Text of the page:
Torture is justified
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Be it resolved that torture is justified. Being the proposition, representing the government, I defend this subject "
In a situation where lives are stake, national security is compromised and when we are left with no other choices to assure our safety and that of our loved ones torture is justified. However, before I move on into the arguments, allow me to define the two key words that are be used:
Torture is defined in the Cambridge dictionary as I quote, ""to cause someone pain, often in order to make them tell you something""
Justified-or to justify, means something done for a good and legitimate reason.
i) I believe that torture is a choice;
This means that the person has a choice to be tortured and has the decision of when the torture is to be started or stopped and if the torture will never even take place. This also means that you have a choice to either reveal the information to the relevant authorities or be tortured until that information is revealed.
The Police and Intelligence officers do everything necessary to keep our nation safe. As the government we are not here to defend the torture of innocent civilians. We don't torture people because they are being good citizens, these people were brought into the interrogation rooms because they have affiliations with some sort or terrorists group or they are probably involved.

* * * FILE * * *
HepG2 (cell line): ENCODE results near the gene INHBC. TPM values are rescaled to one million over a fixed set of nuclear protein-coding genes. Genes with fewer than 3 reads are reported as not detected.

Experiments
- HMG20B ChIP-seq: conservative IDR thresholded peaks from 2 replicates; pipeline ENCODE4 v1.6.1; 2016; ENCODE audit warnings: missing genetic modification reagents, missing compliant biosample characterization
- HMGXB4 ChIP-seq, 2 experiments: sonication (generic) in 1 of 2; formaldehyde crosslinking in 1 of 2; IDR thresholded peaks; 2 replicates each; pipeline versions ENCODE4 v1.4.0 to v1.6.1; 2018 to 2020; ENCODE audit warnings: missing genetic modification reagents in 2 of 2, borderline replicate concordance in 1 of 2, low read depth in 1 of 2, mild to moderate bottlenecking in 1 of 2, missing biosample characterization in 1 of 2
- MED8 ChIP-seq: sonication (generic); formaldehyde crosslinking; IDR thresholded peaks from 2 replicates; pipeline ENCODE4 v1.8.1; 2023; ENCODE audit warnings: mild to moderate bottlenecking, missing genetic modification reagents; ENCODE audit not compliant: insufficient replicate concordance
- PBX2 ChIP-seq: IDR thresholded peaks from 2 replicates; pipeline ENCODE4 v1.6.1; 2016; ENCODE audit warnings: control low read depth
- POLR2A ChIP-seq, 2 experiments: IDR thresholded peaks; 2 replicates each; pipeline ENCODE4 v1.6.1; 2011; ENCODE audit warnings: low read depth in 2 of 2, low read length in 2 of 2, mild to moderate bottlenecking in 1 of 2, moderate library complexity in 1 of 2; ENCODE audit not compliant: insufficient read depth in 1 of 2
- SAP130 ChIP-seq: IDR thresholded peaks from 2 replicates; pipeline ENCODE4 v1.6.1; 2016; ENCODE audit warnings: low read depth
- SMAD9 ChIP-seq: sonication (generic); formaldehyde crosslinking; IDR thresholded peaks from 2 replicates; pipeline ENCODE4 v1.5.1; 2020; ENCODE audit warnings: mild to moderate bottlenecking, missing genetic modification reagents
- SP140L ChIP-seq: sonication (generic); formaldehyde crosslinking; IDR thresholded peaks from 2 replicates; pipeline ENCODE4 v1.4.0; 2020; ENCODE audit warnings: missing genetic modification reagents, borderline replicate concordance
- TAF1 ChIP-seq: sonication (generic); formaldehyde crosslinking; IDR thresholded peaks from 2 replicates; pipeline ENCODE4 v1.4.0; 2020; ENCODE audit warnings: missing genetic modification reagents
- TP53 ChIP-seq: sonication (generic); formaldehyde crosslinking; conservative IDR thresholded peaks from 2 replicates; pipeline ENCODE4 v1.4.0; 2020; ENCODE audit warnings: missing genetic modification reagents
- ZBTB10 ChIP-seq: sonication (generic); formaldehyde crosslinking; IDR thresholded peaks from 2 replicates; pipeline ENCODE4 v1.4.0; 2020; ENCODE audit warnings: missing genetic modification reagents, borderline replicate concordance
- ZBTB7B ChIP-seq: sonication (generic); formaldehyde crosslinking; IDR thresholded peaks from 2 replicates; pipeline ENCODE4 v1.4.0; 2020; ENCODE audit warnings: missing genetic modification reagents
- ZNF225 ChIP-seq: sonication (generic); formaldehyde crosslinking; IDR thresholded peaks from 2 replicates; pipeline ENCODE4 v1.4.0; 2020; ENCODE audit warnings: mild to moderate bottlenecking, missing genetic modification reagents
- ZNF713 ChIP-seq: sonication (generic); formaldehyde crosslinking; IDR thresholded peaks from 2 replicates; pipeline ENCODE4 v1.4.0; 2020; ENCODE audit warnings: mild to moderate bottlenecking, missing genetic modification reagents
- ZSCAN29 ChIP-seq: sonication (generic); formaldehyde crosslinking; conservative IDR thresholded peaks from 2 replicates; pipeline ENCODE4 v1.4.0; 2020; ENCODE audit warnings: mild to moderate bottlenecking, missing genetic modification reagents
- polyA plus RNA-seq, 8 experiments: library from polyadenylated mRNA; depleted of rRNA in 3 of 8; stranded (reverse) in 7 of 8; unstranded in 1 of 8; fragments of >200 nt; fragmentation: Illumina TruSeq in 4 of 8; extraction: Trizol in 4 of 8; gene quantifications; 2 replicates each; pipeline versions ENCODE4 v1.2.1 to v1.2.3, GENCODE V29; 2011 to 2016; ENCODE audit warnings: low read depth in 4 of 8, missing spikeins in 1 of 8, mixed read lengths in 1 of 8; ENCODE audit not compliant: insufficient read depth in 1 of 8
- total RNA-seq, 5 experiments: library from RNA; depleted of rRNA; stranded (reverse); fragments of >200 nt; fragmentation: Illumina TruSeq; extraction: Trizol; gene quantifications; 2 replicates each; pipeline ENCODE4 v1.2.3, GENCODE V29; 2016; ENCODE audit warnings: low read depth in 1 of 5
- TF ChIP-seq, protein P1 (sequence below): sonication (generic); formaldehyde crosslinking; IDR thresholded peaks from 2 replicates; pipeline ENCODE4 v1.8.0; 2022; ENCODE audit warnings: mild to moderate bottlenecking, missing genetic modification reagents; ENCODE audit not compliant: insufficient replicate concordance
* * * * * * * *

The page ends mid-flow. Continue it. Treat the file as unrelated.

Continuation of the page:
I know some people would be thinking that torture is against morality and is a way of punishing people. Well, morality is subjective, what an American perceive to be moral isn't the same as what an Indian or an African does. However let me remind you, that torture is the last option of decoding information that is of national interest."
ii) Torture is used as the last resort in National Security Protection;
Torture is tolerable when its necessary and when all the other methods have failed. Tortures is just an advanced interrogation technique that has been found to be very effective. This means that if you get picked up at the airport because you have something suspicious in your passport, obviously there"s going to be a lot of investigations to be done in order to see if you have any affiliations with any terrorist groups before you get to the step of why you are going to be tortured.